How, where, when and does it need to be stepped up?
In this post I’ll address the how and where fairly well, the when will be discussed, but the “does it need to be stepped up” is the bigger and broader question, which I will share my thoughts on but the ski industry has to address as a whole.
All current lift technicians/mechanics are to be respected for the job they do and the learning they acquired either through schooling or in the field. All the people I have met in this profession have strived to do the best job they possible could with the skills and tools they have. This post is really in support of their work and their desire to be better at their trade.
In full disclosure, when Rick Kahl of SAM called me as he was writing his excellent article about lift maintenance training, “How Good Are Your Lift Mechanics?”, it stirred my mind to more deeply look in to what is actually available in North America for lift maintenance training. I approached the subject as if I was a young person really interested in becoming a lift maintenance technician/mechanic and what was available for training such that I could apply for a full time lift maintenance position.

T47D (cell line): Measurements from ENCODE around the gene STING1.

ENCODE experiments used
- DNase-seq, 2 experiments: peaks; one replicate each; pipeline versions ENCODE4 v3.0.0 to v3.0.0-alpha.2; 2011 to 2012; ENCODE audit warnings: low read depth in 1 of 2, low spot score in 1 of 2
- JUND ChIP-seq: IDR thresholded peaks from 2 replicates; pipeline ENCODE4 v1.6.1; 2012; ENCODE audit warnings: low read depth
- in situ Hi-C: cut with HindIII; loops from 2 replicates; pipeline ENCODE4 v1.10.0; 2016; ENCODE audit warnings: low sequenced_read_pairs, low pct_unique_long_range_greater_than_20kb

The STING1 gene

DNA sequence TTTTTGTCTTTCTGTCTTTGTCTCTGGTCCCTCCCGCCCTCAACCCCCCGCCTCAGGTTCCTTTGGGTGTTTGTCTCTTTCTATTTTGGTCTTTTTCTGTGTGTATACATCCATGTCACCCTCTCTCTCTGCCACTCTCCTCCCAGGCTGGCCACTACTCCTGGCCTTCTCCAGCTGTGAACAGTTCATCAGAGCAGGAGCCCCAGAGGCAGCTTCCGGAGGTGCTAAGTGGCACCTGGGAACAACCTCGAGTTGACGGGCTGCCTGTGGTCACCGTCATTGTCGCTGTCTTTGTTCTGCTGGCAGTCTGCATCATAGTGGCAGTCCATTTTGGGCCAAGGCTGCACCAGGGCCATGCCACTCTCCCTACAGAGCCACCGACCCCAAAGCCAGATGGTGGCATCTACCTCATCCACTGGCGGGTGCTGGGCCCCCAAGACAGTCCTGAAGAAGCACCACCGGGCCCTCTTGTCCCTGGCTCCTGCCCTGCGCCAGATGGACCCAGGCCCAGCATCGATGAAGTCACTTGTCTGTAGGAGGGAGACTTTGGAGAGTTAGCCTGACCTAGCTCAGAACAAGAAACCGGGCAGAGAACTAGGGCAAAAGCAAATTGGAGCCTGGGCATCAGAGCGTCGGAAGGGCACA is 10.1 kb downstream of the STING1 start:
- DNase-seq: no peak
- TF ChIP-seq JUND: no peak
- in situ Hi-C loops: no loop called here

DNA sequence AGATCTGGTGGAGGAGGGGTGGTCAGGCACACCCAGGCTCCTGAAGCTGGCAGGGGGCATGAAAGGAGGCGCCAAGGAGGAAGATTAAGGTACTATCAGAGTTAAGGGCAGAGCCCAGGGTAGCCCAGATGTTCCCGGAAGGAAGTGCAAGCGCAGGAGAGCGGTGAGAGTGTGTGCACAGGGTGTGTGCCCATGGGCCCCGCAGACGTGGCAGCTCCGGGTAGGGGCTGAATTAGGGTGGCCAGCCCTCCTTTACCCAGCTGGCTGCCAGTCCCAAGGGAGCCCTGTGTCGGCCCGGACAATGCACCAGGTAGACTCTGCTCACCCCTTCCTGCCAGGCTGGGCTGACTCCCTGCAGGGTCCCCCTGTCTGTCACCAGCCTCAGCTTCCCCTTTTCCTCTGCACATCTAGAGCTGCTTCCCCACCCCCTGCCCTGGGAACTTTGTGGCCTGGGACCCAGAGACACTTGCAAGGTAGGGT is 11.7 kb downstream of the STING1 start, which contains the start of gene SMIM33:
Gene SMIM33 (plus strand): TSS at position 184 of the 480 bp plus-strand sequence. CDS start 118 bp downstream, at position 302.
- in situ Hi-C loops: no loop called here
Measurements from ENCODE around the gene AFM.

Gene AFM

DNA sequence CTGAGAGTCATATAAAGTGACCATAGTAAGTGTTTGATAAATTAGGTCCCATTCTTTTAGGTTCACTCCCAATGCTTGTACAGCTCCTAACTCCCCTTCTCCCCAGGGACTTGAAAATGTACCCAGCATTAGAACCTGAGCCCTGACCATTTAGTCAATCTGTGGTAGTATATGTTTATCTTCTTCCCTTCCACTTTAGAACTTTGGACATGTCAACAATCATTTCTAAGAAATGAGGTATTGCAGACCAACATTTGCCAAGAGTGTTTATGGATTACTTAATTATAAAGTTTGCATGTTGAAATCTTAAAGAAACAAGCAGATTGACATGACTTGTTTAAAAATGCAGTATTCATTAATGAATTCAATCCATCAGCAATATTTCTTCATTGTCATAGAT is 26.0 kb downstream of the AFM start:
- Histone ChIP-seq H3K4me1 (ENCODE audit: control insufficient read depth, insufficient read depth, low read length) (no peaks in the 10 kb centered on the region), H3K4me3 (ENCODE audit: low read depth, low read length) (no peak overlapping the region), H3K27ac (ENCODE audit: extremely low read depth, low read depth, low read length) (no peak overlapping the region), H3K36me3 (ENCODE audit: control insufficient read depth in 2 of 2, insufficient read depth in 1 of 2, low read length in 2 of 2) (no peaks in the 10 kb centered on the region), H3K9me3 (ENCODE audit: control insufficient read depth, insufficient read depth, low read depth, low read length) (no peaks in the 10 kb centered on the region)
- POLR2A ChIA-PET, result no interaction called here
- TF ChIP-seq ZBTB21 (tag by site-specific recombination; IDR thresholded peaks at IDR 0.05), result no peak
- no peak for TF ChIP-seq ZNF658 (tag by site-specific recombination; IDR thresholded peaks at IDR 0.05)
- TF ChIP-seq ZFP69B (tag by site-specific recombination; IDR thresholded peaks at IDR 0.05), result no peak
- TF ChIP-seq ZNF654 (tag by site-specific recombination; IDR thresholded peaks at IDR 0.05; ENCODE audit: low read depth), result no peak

As to whether what we have needs to be stepped up, I’ll share my opinion on that first. Bluntly and to the point, YES. There are several reasons I have this opinion.
- The skiing public expect safe reliable lifts
- A traditional ski area can’t operate without reliable and safe operating lifts
- The age of many of our lifts is exceeding 30 plus years and competent inspection and well-engineered repairs is needed
- Knowledge and competency has a direct correlation to reliability, minimization of risk, and cost; thus, return on investment
- There is a shortage of qualified lift mechanics continent wide, lift mechanic ads consistently make up the largest percentage of employment ads in SAM, month after month, current month 22% of employment ads are for Lift Maintenance positions
- Tramway Boards, state and provincial regulators of aerial lifts, are putting more pressure on ski areas to have better trained staff. In Canada British, Columbia requires certification of trainers and Ontario requires certification of all lift maintenance staff.
- I have visited too many lift maintenance departments where the wage is slightly above minimum wage levels and the technical expertise just isn’t there.
All ski areas, large and small, have difficulty allocating time and funding to provide in-house training for something as technical as lift maintenance. So maybe hiring staff out of technical school into an apprenticeship is the one answer. Short term there is a need for more technical expertise on the ground now. How will that happen?